On Thursday, March 7, 2013 4:15:21 PM UTC-5, stathisp wrote:
> I must disagree. It is baked into the topology of classical mechanics
>> that a system cannot semantically act upon itself. There is no way to
>> define intentionality in classical physics. This is what Bruno proves with
>> his argument.
> Exactly Stephen. What are we talking about here? How is a deterministic
> system that has preferences and makes choices and considers options
> different from free will. If something can have a private preference which
> cannot be determined from the outside, then it is determined privately,
> i.e. the will of the private determiner.
> As I said, it depends on how you define "free will".
How do you think it should be defined?
> It is also not logically inconsistent with choice and free will, unless
>> you define these terms as inconsistent with determinism, in which case in a
>> deterministic world we would have to create new words meaning pseudo-choice
>> and pseudo-free will to avoid misunderstanding, and then go about our
>> business as usual with this minor change to the language.
>> So you say...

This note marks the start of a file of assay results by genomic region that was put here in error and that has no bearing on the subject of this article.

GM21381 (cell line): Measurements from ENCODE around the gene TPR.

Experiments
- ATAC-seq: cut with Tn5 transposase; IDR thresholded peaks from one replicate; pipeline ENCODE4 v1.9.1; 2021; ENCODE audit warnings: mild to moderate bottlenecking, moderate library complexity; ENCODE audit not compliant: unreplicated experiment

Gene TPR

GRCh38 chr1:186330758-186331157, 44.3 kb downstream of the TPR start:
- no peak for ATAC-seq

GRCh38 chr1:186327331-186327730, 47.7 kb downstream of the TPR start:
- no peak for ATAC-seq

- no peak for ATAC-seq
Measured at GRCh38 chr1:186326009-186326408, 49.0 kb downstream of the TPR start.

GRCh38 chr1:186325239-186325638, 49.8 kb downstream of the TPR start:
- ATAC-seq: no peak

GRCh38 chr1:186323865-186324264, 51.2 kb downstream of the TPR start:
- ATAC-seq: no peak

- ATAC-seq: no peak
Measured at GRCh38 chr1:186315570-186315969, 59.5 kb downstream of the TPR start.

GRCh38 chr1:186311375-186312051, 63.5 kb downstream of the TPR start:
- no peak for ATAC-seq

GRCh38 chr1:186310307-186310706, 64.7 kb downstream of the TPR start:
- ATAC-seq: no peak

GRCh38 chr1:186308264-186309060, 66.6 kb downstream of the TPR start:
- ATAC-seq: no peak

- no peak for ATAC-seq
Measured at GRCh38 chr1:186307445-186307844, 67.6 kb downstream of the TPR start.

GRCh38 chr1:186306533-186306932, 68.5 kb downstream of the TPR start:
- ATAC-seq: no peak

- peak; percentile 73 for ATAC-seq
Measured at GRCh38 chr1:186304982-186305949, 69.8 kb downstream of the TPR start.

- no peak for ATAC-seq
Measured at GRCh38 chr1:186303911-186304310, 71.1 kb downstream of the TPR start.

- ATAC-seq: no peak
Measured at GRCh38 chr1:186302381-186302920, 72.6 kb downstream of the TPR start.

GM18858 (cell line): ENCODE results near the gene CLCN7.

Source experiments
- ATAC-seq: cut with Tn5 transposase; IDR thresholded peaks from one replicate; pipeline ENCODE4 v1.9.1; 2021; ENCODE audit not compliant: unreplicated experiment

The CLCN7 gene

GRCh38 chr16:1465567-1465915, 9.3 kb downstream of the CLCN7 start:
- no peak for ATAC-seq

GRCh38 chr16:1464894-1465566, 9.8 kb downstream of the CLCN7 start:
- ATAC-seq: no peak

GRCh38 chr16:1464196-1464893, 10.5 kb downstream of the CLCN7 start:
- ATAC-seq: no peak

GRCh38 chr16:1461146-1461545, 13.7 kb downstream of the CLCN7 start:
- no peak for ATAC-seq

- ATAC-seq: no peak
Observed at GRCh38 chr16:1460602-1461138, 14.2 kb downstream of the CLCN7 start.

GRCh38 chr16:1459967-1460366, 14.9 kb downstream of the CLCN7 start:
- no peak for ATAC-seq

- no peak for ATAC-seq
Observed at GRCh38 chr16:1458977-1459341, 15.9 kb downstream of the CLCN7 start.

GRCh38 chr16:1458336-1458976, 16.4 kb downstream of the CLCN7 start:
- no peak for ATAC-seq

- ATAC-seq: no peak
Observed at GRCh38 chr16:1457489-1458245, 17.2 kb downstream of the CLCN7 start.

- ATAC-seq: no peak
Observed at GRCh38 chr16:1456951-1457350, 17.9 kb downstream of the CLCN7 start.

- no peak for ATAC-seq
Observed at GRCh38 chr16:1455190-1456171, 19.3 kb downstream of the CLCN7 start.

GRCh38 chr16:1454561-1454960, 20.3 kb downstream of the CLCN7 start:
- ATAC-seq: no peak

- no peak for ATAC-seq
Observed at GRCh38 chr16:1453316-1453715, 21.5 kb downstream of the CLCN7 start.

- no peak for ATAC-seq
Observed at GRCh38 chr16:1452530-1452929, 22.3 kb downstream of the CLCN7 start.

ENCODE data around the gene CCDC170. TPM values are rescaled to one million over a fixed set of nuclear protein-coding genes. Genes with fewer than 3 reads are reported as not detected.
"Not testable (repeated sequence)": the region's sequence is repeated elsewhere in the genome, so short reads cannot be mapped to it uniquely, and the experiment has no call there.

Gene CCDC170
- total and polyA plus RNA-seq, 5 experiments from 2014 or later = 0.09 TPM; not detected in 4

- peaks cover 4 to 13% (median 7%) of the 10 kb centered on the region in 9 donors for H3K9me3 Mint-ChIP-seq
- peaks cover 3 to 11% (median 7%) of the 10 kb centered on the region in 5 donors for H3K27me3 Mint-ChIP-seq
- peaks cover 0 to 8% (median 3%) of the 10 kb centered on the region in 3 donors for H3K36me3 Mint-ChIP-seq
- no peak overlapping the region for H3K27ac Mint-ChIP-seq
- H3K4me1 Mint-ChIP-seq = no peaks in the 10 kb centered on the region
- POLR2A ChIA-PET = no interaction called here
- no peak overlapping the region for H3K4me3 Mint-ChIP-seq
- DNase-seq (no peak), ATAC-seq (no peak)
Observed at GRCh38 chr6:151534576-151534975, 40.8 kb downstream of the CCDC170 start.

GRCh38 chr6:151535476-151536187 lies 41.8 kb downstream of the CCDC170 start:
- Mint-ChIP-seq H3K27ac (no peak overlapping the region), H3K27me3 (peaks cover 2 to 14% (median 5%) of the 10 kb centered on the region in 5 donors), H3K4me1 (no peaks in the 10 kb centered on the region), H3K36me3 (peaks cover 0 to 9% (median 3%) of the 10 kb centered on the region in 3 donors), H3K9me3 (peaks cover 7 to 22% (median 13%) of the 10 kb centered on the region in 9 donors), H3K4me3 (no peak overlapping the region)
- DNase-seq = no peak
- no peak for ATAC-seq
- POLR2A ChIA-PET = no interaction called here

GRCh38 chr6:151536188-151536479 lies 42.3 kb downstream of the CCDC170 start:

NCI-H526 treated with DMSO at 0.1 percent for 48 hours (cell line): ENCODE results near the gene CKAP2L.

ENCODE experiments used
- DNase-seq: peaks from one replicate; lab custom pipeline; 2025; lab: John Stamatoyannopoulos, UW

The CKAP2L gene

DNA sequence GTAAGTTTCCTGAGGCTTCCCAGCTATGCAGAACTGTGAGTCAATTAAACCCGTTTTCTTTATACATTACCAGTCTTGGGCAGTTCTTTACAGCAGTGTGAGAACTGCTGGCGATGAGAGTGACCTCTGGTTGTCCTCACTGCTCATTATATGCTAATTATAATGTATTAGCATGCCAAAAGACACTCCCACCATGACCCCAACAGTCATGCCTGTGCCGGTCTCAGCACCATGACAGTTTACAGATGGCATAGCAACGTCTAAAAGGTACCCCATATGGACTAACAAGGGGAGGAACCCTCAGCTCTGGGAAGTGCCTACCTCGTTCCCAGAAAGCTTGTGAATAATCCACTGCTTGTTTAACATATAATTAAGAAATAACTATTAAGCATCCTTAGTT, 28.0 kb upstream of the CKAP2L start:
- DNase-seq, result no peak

> Yeah, right. Why would a deterministic world need words having anything to
> do with choice or free will? At what part of a computer program is
> something like a choice made? Every position on the logic tree is connected
> to every other by unambiguous prior cause or intentionally generated
> (pseudo) randomness. It makes no choices, has no preferences, just follows
> a sequence of instructions.
> In general, the existence of words for something does not mean it has an
> actual referent; consider "fairy" or "God".
It's not clear that 'actual' is an actual referent.
> An adequate response to your position is that you're right - we don't
> really have choices. Another response is that your definition of "choice"
> is not the only possible one.
Another response is "I concede."
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